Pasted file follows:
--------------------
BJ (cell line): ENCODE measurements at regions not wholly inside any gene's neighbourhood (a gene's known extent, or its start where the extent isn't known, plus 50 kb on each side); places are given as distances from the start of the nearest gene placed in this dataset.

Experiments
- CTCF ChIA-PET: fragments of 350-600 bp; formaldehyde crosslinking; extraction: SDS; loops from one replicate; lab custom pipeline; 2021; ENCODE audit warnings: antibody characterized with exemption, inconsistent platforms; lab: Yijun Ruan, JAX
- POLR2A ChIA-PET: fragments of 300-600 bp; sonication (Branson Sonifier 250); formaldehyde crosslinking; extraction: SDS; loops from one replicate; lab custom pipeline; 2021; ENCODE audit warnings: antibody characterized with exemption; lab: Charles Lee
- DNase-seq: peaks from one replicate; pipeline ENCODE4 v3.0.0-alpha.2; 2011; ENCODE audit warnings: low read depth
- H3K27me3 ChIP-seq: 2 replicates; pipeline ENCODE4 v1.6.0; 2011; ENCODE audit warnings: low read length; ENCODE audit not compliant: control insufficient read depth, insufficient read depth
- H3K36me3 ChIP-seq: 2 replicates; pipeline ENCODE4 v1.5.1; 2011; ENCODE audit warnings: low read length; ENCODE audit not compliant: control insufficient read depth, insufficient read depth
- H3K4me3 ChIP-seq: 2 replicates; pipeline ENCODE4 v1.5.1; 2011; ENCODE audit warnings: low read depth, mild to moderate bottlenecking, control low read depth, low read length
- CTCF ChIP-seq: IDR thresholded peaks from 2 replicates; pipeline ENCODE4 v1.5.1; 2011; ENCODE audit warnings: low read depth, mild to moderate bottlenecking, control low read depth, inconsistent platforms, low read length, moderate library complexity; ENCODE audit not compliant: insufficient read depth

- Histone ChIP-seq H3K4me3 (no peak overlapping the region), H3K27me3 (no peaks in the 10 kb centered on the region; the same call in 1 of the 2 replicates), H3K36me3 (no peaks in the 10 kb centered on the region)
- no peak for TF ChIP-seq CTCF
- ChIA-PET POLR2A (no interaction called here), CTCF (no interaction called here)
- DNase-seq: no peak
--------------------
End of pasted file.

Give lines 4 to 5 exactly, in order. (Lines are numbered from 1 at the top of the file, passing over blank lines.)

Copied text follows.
- POLR2A ChIA-PET: fragments of 300-600 bp; sonication (Branson Sonifier 250); formaldehyde crosslinking; extraction: SDS; loops from one replicate; lab custom pipeline; 2021; ENCODE audit warnings: antibody characterized with exemption; lab: Charles Lee
- DNase-seq: peaks from one replicate; pipeline ENCODE4 v3.0.0-alpha.2; 2011; ENCODE audit warnings: low read depth